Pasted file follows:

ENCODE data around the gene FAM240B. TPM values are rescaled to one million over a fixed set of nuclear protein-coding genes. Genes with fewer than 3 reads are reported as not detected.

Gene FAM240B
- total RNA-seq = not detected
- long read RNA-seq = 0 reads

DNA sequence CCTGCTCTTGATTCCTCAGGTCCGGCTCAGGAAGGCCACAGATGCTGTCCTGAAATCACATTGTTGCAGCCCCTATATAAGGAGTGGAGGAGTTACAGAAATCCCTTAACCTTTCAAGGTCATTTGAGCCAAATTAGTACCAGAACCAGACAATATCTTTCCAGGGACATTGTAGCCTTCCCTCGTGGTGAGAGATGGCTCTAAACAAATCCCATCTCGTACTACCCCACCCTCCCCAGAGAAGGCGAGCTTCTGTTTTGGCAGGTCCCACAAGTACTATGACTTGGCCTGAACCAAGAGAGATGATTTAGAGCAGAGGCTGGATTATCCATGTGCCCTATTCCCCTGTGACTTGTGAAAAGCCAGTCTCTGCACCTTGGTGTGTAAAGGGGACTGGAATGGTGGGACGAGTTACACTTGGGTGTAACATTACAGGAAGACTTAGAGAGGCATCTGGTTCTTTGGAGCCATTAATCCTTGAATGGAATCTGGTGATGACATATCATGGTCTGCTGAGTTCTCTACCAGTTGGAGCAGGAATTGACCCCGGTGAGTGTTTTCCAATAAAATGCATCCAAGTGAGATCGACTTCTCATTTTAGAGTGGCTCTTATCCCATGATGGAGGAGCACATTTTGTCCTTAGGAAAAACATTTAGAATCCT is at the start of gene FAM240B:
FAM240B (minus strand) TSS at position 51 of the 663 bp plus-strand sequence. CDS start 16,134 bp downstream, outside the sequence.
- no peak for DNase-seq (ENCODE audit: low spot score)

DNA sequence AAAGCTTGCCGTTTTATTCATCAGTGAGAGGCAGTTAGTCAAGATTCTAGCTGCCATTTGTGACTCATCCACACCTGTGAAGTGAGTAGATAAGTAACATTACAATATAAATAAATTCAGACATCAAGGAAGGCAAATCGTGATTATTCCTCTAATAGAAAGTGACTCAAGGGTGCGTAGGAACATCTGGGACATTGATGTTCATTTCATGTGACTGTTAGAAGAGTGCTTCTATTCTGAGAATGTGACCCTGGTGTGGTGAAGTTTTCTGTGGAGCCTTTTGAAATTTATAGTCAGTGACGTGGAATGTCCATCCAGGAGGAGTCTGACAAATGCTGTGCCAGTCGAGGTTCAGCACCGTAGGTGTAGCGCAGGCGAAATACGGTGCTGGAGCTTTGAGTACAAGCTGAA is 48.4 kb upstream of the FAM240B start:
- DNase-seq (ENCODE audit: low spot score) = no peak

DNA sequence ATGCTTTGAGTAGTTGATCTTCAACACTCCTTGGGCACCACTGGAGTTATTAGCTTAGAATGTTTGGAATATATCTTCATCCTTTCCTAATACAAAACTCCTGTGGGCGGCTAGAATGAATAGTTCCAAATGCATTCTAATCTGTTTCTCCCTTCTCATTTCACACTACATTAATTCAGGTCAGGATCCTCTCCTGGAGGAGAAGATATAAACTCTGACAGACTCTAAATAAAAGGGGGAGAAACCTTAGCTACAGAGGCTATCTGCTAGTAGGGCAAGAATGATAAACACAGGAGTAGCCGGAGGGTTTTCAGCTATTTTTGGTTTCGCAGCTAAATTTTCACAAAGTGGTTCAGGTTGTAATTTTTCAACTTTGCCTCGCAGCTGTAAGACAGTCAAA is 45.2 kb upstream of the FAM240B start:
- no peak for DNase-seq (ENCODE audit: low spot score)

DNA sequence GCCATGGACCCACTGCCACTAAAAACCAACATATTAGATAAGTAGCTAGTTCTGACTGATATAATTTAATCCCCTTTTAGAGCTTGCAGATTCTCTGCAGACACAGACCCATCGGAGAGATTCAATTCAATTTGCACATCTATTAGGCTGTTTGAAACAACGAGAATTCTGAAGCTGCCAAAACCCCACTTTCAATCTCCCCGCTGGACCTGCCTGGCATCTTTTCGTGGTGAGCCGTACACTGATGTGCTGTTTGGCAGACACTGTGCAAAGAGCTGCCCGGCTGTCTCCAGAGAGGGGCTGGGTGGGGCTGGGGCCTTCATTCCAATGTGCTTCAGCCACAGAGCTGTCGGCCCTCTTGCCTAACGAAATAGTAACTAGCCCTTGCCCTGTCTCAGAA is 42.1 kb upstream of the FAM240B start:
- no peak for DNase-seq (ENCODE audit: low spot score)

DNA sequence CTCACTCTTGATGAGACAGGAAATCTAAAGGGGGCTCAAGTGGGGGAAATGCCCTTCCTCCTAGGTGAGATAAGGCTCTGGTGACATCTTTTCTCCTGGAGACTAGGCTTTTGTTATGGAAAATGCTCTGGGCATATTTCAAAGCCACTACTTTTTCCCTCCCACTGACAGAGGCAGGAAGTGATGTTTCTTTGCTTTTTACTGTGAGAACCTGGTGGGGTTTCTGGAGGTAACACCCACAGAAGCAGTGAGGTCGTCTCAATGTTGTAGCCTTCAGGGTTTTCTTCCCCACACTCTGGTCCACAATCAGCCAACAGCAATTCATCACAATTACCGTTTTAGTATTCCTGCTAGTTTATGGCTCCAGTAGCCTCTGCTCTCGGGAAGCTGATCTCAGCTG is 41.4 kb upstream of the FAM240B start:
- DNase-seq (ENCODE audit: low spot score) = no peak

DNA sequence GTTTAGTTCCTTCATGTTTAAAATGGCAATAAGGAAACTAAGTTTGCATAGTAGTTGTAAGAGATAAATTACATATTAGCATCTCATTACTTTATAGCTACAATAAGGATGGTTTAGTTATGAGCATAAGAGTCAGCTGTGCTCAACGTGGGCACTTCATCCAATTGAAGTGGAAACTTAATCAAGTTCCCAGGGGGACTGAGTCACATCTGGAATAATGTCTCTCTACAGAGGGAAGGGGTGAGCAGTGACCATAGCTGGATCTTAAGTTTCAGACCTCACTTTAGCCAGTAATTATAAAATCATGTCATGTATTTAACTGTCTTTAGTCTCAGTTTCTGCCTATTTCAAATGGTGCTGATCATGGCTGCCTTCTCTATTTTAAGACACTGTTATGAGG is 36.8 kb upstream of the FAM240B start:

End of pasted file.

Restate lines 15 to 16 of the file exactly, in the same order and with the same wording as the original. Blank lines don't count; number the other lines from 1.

- DNase-seq (ENCODE audit: low spot score) = no peak

DNA sequence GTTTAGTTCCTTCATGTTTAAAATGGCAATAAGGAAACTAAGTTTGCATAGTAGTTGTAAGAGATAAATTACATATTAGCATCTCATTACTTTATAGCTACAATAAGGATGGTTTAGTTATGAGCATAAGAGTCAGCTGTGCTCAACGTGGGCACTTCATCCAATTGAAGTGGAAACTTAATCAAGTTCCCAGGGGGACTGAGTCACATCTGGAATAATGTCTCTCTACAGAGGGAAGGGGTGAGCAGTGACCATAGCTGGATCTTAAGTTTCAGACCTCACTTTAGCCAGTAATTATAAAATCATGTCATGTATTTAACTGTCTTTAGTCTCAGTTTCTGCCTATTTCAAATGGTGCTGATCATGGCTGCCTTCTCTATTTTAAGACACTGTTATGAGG is 36.8 kb upstream of the FAM240B start: